Mike Consolo, owner of the Woodstock Marathon, 1199 S. Eastwood Drive, said gas prices are dictated by the market.
“We’re competitive. We have to keep up with the guy down the street,” he said. “We try to be as fair as possible.”
Jim Olson, who had owned gas stations in Woodstock and Harvard as recently as two years ago, said gas station owners sell at minimal profit margins.
“Even though some gas station prices are lower, they may not be making any money,” he said of the disparity. “Nobody makes any money when the prices go up. If you’re lucky, you can make a 10 cent margin. If you sell a $4 product you make a 10 cent margin. Years ago the profit was between 15 and 17 cents, now it is 10 cents at the most.”
Olson said some gas station owners are put in situations where they must lowball gas prices to attract people to the convenience stores attached to the stations.
“The only way [gas stations] make money now is by selling coffee, pop and candy … if they are lucky enough they can make enough money to pay the payroll,” he said. “Sometimes when gas prices go up in one neighborhood, they don’t [go up in others]. Some people won’t raise prices right away because in two weeks there will, eventually, be more of a balance.”
The Office of the Illinois Attorney General monitors gas pricing in the state and recently put Illinois gas station owners on alert late August that they would be monitoring prices.
Under state law, the office can investigate gas prices if a natural disaster occurs, such as a hurricane, which disrupts gasoline supply and price gouging occurs related to that supply disruption.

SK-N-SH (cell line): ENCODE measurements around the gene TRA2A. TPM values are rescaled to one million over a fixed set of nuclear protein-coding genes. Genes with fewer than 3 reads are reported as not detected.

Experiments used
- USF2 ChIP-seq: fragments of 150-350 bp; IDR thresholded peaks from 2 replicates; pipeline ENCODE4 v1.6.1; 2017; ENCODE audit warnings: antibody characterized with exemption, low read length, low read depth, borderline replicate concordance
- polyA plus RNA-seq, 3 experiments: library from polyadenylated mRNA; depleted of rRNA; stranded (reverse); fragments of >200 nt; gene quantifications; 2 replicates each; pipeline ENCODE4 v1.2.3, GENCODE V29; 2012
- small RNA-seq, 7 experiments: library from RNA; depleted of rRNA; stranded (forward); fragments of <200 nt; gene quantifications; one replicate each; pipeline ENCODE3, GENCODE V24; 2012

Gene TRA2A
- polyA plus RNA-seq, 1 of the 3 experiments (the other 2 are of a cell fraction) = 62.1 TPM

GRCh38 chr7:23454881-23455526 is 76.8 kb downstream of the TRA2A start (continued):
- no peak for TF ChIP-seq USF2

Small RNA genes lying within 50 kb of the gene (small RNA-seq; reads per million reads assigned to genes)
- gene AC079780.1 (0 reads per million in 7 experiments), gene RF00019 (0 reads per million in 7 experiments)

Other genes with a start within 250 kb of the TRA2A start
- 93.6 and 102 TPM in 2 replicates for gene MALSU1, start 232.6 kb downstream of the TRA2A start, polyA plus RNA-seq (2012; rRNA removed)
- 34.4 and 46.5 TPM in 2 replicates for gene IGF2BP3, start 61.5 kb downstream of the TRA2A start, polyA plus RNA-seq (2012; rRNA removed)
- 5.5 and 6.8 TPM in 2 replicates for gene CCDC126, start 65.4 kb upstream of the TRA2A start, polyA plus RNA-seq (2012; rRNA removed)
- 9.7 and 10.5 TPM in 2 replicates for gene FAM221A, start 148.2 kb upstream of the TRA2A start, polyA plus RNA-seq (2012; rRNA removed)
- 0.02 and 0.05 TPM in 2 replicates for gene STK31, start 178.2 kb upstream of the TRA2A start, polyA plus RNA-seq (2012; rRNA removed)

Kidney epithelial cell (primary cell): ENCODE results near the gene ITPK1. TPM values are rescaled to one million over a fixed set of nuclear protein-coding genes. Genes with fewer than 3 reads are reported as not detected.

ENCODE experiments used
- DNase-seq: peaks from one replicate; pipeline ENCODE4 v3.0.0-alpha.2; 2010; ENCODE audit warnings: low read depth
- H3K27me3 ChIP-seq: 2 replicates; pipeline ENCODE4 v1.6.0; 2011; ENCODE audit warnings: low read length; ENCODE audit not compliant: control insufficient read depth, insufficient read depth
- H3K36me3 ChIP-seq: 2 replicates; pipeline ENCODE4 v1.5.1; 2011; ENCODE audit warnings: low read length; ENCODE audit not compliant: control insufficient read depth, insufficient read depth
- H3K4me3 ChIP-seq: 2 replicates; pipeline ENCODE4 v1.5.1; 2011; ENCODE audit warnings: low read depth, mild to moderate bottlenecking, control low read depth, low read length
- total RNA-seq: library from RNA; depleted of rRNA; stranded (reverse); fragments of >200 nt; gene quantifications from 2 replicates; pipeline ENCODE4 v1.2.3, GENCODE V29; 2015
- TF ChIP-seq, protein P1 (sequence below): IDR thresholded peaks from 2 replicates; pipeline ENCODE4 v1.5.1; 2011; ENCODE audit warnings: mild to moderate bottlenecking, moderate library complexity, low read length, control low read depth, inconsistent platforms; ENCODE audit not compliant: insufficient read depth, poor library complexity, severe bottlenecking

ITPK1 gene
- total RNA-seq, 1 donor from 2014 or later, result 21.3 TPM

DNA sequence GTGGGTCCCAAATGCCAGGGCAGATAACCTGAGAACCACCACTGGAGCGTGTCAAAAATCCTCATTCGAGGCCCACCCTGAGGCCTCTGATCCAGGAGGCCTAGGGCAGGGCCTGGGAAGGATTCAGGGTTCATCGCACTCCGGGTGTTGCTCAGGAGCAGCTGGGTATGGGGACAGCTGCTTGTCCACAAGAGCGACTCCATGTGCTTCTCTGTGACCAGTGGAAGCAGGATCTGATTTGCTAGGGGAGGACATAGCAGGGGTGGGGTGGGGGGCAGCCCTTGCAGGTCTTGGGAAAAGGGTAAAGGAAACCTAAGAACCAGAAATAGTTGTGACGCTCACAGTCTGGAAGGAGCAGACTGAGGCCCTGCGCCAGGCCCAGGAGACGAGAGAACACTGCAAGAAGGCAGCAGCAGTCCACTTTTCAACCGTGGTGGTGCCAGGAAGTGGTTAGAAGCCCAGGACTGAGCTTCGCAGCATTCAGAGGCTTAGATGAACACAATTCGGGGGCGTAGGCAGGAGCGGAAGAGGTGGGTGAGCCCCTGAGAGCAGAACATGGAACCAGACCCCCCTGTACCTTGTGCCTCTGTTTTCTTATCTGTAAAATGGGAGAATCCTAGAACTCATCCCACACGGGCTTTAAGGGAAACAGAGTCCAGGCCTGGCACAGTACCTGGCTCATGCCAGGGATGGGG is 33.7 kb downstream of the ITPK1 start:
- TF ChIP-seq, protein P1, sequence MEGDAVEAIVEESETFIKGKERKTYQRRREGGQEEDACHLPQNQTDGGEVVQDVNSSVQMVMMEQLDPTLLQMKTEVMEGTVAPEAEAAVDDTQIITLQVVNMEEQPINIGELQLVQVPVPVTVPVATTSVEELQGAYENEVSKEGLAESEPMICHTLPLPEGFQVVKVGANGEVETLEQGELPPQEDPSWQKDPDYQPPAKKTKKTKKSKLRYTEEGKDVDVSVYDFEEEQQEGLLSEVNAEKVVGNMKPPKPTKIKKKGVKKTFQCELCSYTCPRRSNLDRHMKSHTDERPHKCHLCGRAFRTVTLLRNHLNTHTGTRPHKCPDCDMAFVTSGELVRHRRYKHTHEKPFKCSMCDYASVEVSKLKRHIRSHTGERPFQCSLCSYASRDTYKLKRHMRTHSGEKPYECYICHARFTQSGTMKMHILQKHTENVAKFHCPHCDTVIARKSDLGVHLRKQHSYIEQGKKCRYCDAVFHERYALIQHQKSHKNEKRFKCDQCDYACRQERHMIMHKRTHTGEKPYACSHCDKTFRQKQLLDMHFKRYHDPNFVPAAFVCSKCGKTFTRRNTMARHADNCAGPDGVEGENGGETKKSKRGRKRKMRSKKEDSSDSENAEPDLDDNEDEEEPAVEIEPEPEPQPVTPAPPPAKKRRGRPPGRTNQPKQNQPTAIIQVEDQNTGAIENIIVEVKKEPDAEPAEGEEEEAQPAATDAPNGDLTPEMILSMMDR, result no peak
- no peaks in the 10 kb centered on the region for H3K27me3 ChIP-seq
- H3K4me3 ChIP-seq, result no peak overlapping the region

Investigators with Attorney General Lisa Madigan’s office have monitored retail price increases since Hurricane Isaac to determine if they are justified by a spike in wholesale prices or are the result of illegal gas gouging.
Maura Possley, deputy press secretary with the Illinois Attorney General, said the office has received more complaints about increasing gas prices in recent weeks, some of which claim possible gas gouging. She said just because prices spike doesn’t mean gas gouging is occurring. She said highly fluctuating prices could give the appearance of gas gouging even if none is occurring.
Possley said the complaints are investigated to determine if the accusation is justified. She said no specific complaints have come from the Woodstock area, however.
“Every situation is unique,” Possley said. “We urge people to reach out if you do think [gas gouging is occurring].”
People who think gas gouging is occurring are urged to call the office at 800-386-5438. People also can go on www.illinois.gov/gasprices to register a complaint.